New York's MoMA exhibition explores Rene Magritte's surrealist work
By Patricia Reaney
NEW YORK (Reuters) - Belgian painter Rene Magritte's work, featuring men in bowler hats, mysterious landscapes and bright blue skies, may be familiar to many art lovers, but a new exhibition focuses attention on the artist's surrealist pieces.
"Magritte: The Mystery of the Ordinary, 1926-1938," which opens on September 28 at the Museum of Modern Art and runs through January 12, covers 13 years in his life - an intense period when he worked in Brussels and Paris refining his technique.
It is the first major show of Magritte's works in New York for more than a generation.
"Over the course of these 13 years, this is when Magritte becomes Magritte," Anne Umland, the show's curator, said in an interview.
"During these years, he is such a player in surrealist art in terms of rethinking the way that images can make the world strange to us."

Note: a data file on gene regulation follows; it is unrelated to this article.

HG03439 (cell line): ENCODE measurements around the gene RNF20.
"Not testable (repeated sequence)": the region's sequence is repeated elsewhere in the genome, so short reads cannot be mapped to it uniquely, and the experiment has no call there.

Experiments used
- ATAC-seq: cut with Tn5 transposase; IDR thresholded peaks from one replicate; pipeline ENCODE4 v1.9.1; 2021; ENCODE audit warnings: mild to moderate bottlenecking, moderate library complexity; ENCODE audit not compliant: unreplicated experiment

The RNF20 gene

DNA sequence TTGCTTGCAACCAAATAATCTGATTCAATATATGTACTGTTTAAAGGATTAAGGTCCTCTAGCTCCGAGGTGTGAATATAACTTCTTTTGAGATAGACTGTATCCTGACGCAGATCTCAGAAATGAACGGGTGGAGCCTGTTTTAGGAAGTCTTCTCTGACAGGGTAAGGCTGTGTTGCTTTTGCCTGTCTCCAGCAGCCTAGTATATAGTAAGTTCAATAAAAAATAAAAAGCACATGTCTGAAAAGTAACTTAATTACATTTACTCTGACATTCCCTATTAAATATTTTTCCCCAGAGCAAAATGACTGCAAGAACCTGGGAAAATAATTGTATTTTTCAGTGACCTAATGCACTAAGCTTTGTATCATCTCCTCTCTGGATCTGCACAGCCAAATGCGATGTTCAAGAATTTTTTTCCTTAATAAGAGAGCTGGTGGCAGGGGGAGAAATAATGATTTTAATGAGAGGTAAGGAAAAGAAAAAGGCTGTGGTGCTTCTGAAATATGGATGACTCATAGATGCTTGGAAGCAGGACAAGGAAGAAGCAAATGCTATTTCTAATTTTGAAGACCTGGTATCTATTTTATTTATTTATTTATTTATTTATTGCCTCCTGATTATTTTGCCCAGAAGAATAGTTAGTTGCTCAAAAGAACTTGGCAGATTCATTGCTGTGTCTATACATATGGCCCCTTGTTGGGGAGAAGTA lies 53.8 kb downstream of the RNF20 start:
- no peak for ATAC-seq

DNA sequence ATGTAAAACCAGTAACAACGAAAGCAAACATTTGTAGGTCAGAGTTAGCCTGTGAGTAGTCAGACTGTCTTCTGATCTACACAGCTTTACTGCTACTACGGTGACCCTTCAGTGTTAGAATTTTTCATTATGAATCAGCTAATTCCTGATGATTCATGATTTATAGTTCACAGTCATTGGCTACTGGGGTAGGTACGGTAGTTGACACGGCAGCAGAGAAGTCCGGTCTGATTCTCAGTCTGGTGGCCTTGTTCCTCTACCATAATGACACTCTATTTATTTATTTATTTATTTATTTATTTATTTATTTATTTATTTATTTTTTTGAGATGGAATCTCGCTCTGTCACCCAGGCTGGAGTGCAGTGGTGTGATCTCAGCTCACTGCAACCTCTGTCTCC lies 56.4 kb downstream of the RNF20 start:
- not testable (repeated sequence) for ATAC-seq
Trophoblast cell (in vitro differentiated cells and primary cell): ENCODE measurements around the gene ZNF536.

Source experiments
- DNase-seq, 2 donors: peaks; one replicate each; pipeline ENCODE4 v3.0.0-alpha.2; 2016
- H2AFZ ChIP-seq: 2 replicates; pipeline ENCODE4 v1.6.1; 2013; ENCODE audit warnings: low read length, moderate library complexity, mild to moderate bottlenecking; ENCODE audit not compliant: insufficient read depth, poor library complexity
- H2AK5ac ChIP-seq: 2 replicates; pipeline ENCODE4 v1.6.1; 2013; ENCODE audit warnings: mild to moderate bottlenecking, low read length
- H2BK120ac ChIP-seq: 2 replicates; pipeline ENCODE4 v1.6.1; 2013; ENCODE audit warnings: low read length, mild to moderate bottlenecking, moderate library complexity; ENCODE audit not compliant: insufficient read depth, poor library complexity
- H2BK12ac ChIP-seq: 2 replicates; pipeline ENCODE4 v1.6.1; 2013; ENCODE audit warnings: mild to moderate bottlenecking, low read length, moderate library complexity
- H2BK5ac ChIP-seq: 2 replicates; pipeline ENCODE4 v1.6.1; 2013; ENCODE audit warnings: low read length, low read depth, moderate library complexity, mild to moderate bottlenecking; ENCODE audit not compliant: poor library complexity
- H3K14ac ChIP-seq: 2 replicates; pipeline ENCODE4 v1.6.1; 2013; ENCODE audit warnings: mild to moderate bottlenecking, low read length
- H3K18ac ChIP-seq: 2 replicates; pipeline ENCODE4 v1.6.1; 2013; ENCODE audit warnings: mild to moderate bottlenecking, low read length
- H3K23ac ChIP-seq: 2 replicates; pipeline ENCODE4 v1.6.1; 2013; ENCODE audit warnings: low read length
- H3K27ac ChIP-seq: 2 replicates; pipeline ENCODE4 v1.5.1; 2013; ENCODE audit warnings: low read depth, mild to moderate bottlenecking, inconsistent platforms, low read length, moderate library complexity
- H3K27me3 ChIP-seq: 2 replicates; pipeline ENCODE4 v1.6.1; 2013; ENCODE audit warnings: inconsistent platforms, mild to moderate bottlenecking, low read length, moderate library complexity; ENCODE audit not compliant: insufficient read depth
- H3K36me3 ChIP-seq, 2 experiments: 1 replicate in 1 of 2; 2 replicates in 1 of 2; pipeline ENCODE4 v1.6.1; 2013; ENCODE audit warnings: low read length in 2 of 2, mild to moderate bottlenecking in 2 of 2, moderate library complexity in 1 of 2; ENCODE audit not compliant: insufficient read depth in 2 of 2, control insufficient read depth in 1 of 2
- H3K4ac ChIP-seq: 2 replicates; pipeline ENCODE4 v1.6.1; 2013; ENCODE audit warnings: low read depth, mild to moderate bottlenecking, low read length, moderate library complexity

The exhibition, three years in the making, includes collages, periodicals, photographs and 80 paintings from MoMA's collection, private and institutional lenders.
It begins in Brussels from 1926-1927 with Magritte's early collages and somber, dark works, such as "L'assassin menace" (The Menaced Assassin), which shows the bloodied corpse of a woman in a room, framed by two men wearing bowler hats and another listening to a gramophone, who seems to be oblivious to his surroundings.
"For me, that is the beginning of the way Magritte has this ability to create pictures in which you can identify every part, and yet, they don't have any coherent, logical narrative," Umland said. Continued...